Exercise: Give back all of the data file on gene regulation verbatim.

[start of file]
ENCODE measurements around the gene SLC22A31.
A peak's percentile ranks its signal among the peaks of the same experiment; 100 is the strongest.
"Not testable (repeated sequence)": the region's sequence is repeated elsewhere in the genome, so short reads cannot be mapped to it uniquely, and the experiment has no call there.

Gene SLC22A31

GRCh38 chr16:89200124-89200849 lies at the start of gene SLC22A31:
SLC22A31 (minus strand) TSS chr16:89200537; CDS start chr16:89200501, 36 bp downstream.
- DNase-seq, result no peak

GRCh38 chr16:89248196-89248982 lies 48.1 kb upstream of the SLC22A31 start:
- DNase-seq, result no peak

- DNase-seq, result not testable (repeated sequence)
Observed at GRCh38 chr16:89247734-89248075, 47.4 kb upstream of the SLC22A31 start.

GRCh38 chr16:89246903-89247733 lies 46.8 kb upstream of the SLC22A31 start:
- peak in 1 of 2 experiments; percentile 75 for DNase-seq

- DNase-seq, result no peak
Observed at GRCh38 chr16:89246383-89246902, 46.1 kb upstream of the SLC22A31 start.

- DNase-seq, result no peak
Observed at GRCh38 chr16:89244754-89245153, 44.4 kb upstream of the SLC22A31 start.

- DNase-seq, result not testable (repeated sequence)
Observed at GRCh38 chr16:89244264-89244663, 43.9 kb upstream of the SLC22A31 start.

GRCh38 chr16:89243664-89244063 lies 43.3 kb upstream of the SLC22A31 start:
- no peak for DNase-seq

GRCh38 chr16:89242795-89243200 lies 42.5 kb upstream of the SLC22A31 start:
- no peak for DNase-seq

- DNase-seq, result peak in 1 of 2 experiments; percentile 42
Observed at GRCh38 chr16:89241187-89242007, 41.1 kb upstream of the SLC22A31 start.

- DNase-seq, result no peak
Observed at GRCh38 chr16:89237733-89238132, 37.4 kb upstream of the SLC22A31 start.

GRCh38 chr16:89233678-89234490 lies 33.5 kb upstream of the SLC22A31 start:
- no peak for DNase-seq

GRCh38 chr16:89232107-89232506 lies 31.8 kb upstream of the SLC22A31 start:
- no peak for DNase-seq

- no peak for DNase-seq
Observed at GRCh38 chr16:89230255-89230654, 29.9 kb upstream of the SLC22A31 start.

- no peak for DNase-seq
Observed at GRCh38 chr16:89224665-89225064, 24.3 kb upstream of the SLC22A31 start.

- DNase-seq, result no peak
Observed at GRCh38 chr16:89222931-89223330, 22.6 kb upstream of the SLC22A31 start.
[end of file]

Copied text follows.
ENCODE measurements around the gene SLC22A31.
A peak's percentile ranks its signal among the peaks of the same experiment; 100 is the strongest.
"Not testable (repeated sequence)": the region's sequence is repeated elsewhere in the genome, so short reads cannot be mapped to it uniquely, and the experiment has no call there.

Gene SLC22A31

GRCh38 chr16:89200124-89200849 lies at the start of gene SLC22A31:
SLC22A31 (minus strand) TSS chr16:89200537; CDS start chr16:89200501, 36 bp downstream.
- DNase-seq, result no peak

GRCh38 chr16:89248196-89248982 lies 48.1 kb upstream of the SLC22A31 start:
- DNase-seq, result no peak

- DNase-seq, result not testable (repeated sequence)
Observed at GRCh38 chr16:89247734-89248075, 47.4 kb upstream of the SLC22A31 start.

GRCh38 chr16:89246903-89247733 lies 46.8 kb upstream of the SLC22A31 start:
- peak in 1 of 2 experiments; percentile 75 for DNase-seq

- DNase-seq, result no peak
Observed at GRCh38 chr16:89246383-89246902, 46.1 kb upstream of the SLC22A31 start.

- DNase-seq, result no peak
Observed at GRCh38 chr16:89244754-89245153, 44.4 kb upstream of the SLC22A31 start.

- DNase-seq, result not testable (repeated sequence)
Observed at GRCh38 chr16:89244264-89244663, 43.9 kb upstream of the SLC22A31 start.

GRCh38 chr16:89243664-89244063 lies 43.3 kb upstream of the SLC22A31 start:
- no peak for DNase-seq

GRCh38 chr16:89242795-89243200 lies 42.5 kb upstream of the SLC22A31 start:
- no peak for DNase-seq

- DNase-seq, result peak in 1 of 2 experiments; percentile 42
Observed at GRCh38 chr16:89241187-89242007, 41.1 kb upstream of the SLC22A31 start.

- DNase-seq, result no peak
Observed at GRCh38 chr16:89237733-89238132, 37.4 kb upstream of the SLC22A31 start.

GRCh38 chr16:89233678-89234490 lies 33.5 kb upstream of the SLC22A31 start:
- no peak for DNase-seq

GRCh38 chr16:89232107-89232506 lies 31.8 kb upstream of the SLC22A31 start:
- no peak for DNase-seq

- no peak for DNase-seq
Observed at GRCh38 chr16:89230255-89230654, 29.9 kb upstream of the SLC22A31 start.

- no peak for DNase-seq
Observed at GRCh38 chr16:89224665-89225064, 24.3 kb upstream of the SLC22A31 start.

- DNase-seq, result no peak
Observed at GRCh38 chr16:89222931-89223330, 22.6 kb upstream of the SLC22A31 start.